Things I’ve Learnt Working For a Small Business

It’s no secret that I adore my job, and a large part of why I love it is that I’m consistently met with challenges I have to figure out and overcome. It definitely pushes me out of my comfort zone at times, but I’ve learnt more in a year and a half of working here than I think I might have in my entire life, so here’s just some of it!

Trust No One

Okay, it doesn’t apply as much to me as it does Fox Mulder, but it absolutely still applies. Whatever someone tells you or promises or implies, you need to have a back up plan of what to do when it all goes wrong, and always see it as when, not if. Sure, they’re probably lovely and telling the truth about whatever, and I may very well believe them, but the second I trust them is when things will fall apart.

Professionalism varies

Just because someone shows up in a suit with a good talk, doesn’t mean they’re professional, or that they know anything. Someone might show up in trackies and a t shirt and be ten times more professional in how they act. Professionalism varies with the profession, and everyone should be taken on how they carry and present themselves, and the work they can do, rather than how proffesional they can appear.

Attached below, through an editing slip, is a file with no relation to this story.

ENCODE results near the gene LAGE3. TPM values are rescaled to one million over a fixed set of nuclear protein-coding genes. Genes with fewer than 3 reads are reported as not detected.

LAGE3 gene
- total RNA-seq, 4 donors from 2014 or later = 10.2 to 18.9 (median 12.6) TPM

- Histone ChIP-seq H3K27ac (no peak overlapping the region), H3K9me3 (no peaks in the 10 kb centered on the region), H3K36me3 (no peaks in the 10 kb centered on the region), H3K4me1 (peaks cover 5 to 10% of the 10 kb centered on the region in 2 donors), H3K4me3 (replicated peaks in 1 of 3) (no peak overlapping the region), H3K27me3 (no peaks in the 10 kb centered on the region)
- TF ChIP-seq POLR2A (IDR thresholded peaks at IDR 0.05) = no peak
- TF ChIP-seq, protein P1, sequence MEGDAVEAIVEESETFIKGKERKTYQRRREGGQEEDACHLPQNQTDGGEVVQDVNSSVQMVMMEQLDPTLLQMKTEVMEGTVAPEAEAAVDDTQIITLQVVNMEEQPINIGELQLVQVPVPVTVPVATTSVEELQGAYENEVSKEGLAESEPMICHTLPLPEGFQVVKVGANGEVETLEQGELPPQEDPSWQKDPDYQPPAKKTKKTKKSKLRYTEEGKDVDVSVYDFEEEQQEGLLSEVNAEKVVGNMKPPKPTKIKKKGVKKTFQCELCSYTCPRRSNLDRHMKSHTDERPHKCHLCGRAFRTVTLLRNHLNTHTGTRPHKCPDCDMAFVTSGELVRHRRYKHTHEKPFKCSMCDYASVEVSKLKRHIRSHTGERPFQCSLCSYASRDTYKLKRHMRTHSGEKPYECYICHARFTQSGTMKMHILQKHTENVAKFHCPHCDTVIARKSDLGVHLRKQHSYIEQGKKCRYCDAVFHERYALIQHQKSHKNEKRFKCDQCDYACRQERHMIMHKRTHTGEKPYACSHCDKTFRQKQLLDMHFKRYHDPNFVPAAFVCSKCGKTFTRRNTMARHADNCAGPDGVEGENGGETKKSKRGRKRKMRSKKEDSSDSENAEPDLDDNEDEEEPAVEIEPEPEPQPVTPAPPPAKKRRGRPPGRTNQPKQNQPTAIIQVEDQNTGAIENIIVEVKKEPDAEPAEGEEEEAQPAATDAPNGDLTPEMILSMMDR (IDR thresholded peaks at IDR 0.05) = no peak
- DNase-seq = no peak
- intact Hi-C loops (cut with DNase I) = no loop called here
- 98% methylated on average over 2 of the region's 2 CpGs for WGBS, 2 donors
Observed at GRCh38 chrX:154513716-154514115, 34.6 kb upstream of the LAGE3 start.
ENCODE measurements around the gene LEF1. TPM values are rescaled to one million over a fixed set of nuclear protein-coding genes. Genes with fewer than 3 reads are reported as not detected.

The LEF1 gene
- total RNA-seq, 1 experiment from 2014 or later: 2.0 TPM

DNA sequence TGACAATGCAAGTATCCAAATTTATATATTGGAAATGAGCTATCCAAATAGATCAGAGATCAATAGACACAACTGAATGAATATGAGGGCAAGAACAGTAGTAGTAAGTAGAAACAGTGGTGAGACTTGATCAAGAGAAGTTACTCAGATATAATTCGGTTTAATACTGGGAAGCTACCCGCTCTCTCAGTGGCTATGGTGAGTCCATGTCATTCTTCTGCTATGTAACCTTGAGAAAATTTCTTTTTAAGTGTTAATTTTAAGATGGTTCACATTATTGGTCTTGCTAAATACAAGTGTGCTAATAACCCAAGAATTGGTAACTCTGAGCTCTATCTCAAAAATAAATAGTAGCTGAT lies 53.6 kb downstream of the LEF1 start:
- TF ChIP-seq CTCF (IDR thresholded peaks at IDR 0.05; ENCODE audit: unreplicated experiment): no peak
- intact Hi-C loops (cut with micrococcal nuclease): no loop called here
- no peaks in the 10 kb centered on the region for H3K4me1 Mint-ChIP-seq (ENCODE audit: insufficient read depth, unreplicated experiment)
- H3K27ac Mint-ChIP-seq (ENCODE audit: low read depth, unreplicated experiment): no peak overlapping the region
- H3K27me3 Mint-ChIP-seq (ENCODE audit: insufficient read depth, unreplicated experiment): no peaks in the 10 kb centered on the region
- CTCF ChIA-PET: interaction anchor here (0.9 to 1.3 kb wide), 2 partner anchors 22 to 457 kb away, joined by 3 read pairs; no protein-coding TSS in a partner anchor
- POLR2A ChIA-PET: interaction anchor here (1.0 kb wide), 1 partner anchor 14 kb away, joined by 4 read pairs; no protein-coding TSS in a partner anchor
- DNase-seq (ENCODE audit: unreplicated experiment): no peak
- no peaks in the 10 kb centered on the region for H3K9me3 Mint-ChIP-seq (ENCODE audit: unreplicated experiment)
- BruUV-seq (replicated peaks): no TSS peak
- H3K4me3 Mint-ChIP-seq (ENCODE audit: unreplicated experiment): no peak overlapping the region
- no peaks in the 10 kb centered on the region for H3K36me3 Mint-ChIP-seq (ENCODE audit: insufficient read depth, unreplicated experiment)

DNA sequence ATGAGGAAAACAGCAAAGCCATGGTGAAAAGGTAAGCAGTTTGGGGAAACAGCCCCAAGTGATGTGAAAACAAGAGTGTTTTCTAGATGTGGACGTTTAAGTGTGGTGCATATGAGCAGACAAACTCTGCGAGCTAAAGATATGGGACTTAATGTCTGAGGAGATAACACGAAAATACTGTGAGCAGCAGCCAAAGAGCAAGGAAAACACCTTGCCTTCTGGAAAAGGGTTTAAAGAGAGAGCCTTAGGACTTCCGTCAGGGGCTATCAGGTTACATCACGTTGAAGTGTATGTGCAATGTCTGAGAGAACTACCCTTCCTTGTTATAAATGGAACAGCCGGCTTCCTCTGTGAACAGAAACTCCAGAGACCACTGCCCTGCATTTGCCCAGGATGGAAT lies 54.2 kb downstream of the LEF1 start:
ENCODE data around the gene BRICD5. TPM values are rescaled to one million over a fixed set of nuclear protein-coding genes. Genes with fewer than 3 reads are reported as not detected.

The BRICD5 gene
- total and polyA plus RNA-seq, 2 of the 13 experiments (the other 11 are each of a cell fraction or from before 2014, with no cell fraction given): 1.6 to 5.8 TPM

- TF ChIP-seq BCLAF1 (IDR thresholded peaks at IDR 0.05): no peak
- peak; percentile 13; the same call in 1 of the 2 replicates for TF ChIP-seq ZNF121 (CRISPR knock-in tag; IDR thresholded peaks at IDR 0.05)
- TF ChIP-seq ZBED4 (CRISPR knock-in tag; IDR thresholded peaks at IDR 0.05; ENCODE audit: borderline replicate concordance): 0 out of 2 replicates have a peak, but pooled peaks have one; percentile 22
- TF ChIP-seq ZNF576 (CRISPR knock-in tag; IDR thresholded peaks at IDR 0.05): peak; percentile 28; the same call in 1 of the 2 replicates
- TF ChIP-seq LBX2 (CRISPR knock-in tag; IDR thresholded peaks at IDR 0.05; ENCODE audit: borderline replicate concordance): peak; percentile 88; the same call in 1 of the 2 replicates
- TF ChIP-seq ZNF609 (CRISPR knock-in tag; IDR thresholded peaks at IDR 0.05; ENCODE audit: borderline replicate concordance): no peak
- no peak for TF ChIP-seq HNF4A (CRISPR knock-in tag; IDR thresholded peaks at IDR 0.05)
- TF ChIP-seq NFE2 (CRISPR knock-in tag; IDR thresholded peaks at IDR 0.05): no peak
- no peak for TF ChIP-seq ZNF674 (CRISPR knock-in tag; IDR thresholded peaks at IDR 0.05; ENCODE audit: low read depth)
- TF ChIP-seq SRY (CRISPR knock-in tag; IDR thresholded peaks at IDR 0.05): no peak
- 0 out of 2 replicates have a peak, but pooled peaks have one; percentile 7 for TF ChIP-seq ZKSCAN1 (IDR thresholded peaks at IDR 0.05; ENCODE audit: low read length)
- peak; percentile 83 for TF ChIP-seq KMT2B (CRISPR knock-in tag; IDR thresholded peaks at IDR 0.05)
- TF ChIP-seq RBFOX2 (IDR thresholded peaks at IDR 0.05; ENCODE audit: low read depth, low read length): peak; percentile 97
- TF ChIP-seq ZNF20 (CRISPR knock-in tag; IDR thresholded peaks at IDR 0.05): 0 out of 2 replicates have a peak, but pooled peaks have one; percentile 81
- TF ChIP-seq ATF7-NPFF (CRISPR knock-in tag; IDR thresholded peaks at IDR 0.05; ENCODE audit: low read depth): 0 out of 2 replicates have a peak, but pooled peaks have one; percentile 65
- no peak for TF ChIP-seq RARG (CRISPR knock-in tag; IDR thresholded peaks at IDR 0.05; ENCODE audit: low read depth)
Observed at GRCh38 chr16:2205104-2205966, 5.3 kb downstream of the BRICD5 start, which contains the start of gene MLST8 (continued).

Need to know basis

I’ve always been a ‘just in case you need to know’ person, and that had change very quickly. Unless someone actuary really does need to know, there is no need to tell them. This applies to Big things, but also tiny none important things. Having people only know what they need to means everyone does what they need to, and things work a lot better.

Everyone is a friend

It’s just a fact of business, though admittedly not one I enjoy, but you need to treat everyone like a friend. Not in the way that you should get super close to them, but that level of kindness needs to be shown, with a covering of proffesionalism. I dislike it because it makes me feel like I’m being fake, but it’s not really, it just doing a job!

You reap what you sow

You get out of a small business what you put in. I’ve put in a lot of my time and effort, which translates to my boss trusting me with more and more responsibilities. The more time I put into certain aspects, the more I see those areas improve, and that’s by far my favourite part of working for a small business. There’s a direct effort follwed by reward.

There’s a million more tiny things I’ve learnt, or more accurately been taught by my boss, but I don’t want to reveal all our secrets!


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